What is our initial reaction when we receive difficult news? Are we the kind of person who is fearful? Our hearts race, our spirits worry, our minds run through a thousand scenarios of how this news is going to effect our lives.
Or are we the kind of person who gets angry? Our fists clench, our words become forceful, our bodies pace back an forth until we create a well-worn path in the carpet.
Or are we the kind of person who becomes paralyzed? Our minds shut down, our emotions are put on hold, our bodies curl up in a fetal position on the couch as we stare blankly at the television.
Or are we the kind of person who lives in denial? Our minds try to build a wall around the difficult news so that we cannot see it. Our daily pace quickens as we try to distract ourselves from thinking about the inevitable.
What is our initial reaction when we receive difficult news? It’s no surprise that different people respond to stress differently. Our coping mechanisms vary from one person to another. We may also find ourselves cycling between several emotions including fear, anger, denial, depression, and others I’ve not even mentioned this morning.
What is our initial reaction when we receive difficult news? Let’s think about this for a moment and recall a time in our lives, perhaps recently, when we had to face difficult news. What was our reaction to this news? What did we do to try and cope with the darkness that began to descend on our lives? Think about this for a moment. Capture the emotion in our minds and spirits. Then let’s take this emotion and compare it to our gospel lesson for today where Mary is the recipient of difficult news.
Luke says “In the sixth month,” meaning the sixth month of her cousin Elizabeth’s pregnancy, “The angel Gabriel was sent by God to a town in Galilee called Nazareth, to a virgin engaged to a man whose name was Joseph. The virgin’s name was Mary.” [Lk 1:26-27]
Gabriel says to Mary, “Greeting favored one! The Lord is with you.” which is a formal way of saying “Be happy! Be cheerful! God has chosen you and will be with you.” Luke then says that Mary “was much perplexed by his words and pondered what sort of greeting this might be.” In other words, she is thinking to herself: “Is this good news or bad news? Should I stay and listen or should I run away screaming?”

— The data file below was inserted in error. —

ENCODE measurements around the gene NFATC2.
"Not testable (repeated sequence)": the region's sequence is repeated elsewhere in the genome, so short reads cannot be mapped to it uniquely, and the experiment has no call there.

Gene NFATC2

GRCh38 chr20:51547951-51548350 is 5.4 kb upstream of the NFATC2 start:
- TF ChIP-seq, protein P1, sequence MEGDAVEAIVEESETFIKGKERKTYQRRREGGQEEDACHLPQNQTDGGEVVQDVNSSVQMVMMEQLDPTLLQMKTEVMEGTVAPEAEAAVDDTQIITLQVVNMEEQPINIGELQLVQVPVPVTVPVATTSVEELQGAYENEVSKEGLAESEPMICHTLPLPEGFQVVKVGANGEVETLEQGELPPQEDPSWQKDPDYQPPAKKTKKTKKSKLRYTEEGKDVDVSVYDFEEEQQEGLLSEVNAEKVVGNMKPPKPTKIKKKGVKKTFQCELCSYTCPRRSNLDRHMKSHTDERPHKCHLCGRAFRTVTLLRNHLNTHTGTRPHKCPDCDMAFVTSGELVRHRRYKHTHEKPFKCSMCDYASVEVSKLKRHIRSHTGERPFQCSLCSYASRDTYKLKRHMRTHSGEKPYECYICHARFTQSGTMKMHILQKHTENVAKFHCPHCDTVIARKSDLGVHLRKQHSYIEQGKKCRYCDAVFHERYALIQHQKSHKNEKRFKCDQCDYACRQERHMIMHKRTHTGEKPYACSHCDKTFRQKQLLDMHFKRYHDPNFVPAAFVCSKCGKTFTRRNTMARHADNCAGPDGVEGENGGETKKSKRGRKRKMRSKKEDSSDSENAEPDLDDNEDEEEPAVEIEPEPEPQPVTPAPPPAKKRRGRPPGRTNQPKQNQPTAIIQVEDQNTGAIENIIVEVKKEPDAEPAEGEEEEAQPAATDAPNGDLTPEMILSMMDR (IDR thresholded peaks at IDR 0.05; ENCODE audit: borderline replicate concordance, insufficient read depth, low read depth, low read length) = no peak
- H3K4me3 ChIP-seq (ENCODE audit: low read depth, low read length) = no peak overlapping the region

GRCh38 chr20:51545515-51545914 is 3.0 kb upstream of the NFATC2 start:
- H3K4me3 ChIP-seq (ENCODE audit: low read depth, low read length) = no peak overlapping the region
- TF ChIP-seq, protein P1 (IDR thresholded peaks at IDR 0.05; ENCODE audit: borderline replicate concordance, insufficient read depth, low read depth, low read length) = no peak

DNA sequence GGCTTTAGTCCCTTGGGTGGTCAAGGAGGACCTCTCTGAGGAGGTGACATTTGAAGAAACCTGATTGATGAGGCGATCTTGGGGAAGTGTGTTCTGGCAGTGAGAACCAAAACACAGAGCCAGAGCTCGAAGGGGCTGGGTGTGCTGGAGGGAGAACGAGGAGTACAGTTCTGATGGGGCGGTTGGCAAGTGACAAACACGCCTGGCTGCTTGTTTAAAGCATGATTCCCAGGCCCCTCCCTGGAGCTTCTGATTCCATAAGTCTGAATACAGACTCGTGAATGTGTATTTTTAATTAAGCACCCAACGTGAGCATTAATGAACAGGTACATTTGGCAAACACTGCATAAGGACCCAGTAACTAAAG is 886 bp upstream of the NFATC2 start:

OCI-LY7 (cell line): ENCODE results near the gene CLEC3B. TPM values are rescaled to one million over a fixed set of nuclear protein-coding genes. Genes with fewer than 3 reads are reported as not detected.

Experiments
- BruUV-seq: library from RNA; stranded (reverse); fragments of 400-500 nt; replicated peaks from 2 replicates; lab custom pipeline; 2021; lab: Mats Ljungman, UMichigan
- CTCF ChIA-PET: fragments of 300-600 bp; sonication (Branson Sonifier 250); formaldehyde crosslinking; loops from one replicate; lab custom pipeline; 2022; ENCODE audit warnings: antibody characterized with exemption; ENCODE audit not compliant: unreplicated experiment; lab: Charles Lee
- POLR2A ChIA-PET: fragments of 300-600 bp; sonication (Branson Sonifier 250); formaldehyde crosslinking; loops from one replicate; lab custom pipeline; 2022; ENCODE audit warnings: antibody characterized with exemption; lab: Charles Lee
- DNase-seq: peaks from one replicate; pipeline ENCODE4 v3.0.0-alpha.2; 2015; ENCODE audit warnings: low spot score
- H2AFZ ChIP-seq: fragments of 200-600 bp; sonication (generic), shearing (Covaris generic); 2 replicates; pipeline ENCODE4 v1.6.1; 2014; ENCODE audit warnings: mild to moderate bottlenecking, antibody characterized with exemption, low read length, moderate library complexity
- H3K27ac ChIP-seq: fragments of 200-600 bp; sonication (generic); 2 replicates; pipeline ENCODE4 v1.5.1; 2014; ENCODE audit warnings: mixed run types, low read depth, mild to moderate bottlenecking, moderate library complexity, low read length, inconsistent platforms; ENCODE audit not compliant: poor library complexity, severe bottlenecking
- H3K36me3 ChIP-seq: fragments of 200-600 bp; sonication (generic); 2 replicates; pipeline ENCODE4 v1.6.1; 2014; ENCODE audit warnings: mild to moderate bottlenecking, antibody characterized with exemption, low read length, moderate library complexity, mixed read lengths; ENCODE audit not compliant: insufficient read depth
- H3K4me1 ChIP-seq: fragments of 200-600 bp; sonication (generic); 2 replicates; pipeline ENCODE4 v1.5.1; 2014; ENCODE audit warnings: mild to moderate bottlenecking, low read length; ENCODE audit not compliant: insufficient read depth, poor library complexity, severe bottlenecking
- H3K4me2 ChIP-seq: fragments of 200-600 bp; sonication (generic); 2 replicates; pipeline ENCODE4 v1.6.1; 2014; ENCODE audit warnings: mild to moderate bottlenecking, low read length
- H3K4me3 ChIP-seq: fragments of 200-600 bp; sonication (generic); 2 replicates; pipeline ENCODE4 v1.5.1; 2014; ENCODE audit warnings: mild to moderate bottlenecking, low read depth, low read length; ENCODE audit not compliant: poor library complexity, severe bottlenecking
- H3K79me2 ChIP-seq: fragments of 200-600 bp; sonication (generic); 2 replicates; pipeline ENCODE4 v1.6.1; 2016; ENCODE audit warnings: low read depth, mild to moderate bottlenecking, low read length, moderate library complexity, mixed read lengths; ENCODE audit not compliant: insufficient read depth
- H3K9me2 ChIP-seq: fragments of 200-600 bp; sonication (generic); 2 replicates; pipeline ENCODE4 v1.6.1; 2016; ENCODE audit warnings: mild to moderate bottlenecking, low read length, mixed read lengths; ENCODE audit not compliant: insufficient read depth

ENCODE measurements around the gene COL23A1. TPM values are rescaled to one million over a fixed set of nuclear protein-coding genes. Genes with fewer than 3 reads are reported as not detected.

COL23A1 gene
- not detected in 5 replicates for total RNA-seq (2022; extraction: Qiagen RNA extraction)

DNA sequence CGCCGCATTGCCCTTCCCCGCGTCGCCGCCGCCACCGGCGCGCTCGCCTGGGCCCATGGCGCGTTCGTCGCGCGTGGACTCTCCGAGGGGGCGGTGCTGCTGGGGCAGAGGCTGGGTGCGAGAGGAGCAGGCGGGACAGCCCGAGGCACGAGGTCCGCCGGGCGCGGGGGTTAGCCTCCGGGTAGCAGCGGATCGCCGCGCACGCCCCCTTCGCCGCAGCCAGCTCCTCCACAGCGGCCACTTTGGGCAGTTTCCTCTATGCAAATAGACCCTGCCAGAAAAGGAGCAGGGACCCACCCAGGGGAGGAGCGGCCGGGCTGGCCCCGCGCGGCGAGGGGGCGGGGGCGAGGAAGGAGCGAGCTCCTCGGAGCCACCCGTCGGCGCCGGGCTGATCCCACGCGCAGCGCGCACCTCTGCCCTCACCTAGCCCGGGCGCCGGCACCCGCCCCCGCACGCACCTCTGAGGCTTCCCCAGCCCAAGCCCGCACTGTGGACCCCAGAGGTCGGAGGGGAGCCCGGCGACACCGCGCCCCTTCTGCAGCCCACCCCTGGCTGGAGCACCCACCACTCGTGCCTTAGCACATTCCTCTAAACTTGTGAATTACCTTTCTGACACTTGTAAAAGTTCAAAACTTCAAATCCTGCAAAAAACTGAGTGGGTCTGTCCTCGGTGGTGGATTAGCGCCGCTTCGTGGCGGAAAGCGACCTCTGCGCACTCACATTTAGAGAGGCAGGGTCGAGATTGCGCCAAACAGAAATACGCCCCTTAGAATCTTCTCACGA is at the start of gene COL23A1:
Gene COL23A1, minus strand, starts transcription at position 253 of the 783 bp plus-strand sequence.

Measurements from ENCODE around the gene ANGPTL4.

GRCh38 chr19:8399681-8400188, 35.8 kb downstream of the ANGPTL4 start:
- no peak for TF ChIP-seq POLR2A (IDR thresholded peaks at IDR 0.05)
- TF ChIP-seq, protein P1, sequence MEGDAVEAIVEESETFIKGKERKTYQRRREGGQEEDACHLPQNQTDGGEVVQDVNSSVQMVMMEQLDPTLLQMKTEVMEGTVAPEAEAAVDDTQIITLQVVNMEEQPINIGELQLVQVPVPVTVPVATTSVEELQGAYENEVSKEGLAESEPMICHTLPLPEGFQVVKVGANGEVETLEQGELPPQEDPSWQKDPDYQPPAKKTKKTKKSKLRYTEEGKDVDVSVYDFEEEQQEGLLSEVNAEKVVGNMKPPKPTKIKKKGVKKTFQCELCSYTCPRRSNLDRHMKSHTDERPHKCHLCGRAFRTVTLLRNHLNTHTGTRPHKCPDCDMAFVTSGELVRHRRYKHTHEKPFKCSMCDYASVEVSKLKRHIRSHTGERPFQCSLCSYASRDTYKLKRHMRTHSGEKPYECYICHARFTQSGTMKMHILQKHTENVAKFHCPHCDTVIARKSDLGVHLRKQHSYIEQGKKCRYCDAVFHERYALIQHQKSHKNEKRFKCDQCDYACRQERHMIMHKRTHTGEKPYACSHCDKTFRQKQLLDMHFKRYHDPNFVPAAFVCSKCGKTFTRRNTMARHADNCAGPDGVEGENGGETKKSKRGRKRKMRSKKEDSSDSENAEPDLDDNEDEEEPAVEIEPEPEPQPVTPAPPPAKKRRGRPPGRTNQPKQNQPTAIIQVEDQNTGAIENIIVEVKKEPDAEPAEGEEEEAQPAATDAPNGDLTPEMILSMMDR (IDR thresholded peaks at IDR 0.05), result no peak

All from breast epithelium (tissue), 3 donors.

Gabriel then gives Mary the difficult news. He begins by trying to soften the blow a bit: “Do not be afraid, Mary, for you have found favor with God.” [Lk 1:30] Any time someone tells us “do not be afraid” we wonder what’s coming next. “Do not be afraid” implies that there might be a very good reason to be afraid!
So Mary braces herself for the worst and listens to what Gabriel has to say. For some strange reason the Revised Common Lectionary omits these verses. however I think the story does not make sense without them.
And so Gabriel says to Mary “And now, you will conceive in your womb and bear a son, and you will name him Jesus. He will be great, and will be called the Son of the Most High, and the Lord God will give to him the throne of his ancestor David. He will reign over the house of Jacob forever, and of his kingdom there will be no end.” [Lk 1:31-33]
Mary then presses for more information: “How can this be,” she says to the angel, “since I am a virgin?”
Gabriel replies, “The Holy Spirit will come upon you and the power of the Most High will overshadow you; therefore the child to be born will be holy; he will be called Son of God. And now, your relative Elizabeth in her old age has also conceived a son; and this is the sixth month for her who was said to be barren. For nothing will be impossible with God.” [Lk 1:35-37]
So there’s the difficult news. Mary is an unwed teenager who is now pregnant. She is engaged to her fiancé Joseph, but she is still a virgin. Sure, an angel delivered this news. But does that make it any less difficult to hear?
Luke tells us that Mary’s response to this is news is “Here I am, the servant of the Lord; let it be with me according to your word.” Then the angel departed from her. [Lk 1:38]
Now, I know that this is the official version of the story. But I cannot help but think that Mary felt a little bit differently when she first received this difficult news. Perhaps she was fearful. What is Joseph going to think? What are my family and friends going to think? This is going to be a scandal.
Perhaps she was angry. Why me? I’m just a country girl from a one donkey town! I had my life all planned out. I really don’t need this right now!
Perhaps she became paralyzed, staring off into space; her emotions shutting down because this difficult news was more than she could handle.
Perhaps she shifted into denial mode. I’m probably just dreaming. This is NOT real. This is NOT going to happen!
But Luke records none of these emotions. He simply says she reached a point of acceptance: “Here I am, the servant of the Lord; let it be with me according to your word.”
The question we are left to ponder this morning is how did Mary get there? It may have happened immediately. It may have been a process over a period of time. But Mary found a way to move from fear, anger, depression and denial, to a place of joy.